Can human bodies really be cryogenically frozen?

It’s a story that has all the makings of a good science-fiction thriller – intrigue, an explosive romantic breakdown and frozen-body snatching – only, it’s true. This week, a bitter corporate dispute between a former wife and husband in Moscow, Russia, descended into the absurdwhen the aggrieved former wife seized the frozen bodies and detached brains of people who had paid epic sums of money to be cryogenically frozen at the pair’s dedicated cryopreservation facility.

Police intercepted the icy cargo not long after the truck left the facility, but Valeria Udalova reportedly insists she’s the legitimate owner of the remains. The company, KrioRus, holds the remains of thirty people who have been cryopreserved, at a whopping cost of around $48,000 per body.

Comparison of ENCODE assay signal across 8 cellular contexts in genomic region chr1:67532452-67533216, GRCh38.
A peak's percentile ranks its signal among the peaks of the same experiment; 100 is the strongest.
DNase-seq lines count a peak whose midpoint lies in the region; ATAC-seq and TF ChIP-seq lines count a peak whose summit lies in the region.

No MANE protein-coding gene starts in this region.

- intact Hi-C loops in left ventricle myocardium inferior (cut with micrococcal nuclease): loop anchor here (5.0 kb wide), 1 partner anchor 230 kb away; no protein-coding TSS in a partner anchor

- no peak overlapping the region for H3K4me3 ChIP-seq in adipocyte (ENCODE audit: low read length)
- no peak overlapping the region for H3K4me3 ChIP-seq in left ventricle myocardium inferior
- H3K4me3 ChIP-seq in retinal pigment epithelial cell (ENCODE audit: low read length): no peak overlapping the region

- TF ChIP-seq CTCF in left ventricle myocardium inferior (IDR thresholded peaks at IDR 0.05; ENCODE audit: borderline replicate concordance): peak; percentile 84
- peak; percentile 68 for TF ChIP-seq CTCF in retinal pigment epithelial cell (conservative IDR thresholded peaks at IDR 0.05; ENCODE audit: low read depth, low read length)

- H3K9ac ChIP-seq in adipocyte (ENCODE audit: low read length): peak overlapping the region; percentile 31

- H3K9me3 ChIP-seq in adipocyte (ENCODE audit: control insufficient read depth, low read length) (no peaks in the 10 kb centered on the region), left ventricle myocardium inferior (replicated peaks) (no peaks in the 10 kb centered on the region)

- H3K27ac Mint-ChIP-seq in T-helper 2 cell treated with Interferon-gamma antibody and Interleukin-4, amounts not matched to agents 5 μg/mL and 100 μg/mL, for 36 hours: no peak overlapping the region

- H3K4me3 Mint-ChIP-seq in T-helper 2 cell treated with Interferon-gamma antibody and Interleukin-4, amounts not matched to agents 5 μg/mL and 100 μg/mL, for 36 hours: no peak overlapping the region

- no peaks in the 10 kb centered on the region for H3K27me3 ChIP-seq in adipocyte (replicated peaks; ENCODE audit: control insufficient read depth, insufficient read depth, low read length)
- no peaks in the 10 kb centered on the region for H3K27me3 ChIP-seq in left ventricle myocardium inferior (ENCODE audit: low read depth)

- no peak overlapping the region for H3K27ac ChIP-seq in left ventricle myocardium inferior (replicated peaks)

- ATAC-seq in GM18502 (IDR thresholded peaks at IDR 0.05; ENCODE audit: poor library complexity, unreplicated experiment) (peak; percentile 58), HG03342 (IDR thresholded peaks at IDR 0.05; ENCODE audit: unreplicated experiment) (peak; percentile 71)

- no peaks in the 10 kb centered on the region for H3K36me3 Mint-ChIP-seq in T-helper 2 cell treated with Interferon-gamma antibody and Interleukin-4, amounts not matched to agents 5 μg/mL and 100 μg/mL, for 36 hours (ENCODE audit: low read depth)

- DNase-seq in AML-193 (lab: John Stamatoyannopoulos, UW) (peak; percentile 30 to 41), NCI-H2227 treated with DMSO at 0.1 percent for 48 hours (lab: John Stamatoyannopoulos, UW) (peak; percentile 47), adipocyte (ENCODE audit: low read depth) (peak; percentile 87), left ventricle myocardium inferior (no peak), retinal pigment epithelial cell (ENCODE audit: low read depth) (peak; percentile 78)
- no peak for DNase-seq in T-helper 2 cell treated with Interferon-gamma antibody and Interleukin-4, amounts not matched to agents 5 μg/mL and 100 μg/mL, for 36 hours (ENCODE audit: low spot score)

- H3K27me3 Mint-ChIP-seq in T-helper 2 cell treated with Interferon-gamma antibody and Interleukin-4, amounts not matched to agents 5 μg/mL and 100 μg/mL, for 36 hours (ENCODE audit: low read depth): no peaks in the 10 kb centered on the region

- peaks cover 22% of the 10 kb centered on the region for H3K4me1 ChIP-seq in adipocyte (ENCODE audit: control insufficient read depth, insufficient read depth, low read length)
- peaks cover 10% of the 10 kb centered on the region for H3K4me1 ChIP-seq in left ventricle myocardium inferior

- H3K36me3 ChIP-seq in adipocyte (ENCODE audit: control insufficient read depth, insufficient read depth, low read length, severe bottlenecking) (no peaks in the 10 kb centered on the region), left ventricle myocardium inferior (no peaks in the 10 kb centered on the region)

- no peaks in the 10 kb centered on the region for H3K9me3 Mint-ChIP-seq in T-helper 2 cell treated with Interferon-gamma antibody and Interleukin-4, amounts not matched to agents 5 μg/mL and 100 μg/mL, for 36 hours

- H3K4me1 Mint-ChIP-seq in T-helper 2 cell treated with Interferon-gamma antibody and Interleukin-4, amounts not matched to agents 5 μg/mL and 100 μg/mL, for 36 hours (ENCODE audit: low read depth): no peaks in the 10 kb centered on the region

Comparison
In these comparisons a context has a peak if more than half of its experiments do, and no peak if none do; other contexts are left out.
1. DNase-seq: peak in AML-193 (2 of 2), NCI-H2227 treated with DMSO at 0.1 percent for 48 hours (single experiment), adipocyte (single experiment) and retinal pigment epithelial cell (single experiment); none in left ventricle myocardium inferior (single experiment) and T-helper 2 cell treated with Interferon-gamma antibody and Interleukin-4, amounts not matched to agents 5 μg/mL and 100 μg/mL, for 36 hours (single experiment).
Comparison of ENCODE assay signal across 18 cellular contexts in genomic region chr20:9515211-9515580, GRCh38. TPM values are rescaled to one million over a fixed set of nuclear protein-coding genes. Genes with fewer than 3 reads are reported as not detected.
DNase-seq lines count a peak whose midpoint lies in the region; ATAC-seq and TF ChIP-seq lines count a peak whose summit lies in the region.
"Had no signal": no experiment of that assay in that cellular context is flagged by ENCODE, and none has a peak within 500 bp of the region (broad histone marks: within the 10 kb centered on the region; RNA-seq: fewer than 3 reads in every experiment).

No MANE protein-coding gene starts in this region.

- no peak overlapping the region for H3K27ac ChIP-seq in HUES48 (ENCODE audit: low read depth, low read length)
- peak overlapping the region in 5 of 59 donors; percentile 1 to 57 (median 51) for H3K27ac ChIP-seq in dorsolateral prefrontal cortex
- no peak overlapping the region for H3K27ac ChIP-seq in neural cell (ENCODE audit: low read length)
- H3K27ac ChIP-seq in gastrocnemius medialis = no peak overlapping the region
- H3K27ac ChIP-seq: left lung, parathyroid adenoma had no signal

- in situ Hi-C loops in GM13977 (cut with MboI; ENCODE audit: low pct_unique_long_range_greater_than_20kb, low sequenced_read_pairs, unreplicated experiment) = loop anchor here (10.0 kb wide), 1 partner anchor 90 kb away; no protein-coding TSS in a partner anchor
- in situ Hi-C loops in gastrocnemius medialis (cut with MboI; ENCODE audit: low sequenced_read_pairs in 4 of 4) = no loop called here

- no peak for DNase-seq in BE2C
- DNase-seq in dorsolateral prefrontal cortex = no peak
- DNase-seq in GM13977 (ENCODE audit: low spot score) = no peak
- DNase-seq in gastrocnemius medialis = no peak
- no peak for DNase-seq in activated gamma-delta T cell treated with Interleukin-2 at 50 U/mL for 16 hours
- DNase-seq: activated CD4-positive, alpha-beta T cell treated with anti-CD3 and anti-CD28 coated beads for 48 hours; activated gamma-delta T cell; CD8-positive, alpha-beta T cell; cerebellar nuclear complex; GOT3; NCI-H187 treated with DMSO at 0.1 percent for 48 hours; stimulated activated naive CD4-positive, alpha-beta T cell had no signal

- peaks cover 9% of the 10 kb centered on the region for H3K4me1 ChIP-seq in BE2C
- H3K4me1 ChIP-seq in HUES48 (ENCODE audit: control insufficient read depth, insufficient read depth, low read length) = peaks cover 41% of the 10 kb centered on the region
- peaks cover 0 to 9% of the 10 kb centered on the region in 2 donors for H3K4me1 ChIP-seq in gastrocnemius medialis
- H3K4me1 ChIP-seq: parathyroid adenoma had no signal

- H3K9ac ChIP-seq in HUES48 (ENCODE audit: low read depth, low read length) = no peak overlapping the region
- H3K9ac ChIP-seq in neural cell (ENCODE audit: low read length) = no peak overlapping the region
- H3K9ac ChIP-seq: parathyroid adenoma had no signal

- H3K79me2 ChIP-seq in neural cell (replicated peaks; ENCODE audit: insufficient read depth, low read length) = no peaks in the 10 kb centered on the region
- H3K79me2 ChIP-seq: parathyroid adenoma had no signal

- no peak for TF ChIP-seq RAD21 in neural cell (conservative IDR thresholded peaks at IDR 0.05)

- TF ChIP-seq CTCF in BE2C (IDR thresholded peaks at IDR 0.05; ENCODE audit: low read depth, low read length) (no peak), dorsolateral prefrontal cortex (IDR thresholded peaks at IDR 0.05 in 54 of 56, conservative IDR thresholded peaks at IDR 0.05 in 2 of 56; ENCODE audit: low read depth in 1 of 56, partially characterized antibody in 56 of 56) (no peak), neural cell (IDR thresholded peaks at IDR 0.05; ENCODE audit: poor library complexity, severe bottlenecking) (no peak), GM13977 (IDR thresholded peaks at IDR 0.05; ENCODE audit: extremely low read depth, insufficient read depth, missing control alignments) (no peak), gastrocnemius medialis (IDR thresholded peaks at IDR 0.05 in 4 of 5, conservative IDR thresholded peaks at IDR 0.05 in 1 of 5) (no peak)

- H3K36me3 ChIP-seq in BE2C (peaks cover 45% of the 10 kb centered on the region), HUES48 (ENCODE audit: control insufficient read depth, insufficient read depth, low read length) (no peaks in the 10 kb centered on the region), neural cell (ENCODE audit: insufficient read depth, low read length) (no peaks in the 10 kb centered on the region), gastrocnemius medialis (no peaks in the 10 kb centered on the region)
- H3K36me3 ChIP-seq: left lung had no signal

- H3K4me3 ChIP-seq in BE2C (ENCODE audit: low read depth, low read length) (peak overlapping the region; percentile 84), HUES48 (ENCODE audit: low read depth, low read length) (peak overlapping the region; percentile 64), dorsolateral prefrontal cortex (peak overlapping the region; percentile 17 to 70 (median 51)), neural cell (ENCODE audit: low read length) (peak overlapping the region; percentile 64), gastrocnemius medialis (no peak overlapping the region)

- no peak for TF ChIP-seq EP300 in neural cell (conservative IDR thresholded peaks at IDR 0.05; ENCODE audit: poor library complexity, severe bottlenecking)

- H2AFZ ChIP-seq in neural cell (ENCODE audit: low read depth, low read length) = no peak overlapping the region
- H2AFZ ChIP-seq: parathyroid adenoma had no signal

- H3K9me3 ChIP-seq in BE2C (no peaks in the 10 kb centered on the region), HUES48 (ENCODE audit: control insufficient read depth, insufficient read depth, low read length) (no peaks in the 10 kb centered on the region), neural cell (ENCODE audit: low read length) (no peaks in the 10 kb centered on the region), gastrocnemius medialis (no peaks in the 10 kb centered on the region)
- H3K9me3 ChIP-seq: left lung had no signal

Cryopreservation: science fact or science fiction?

But can cryopreservation actually work? Peter Tsolakides, founder and director of Southern Cryonics, believes it could.

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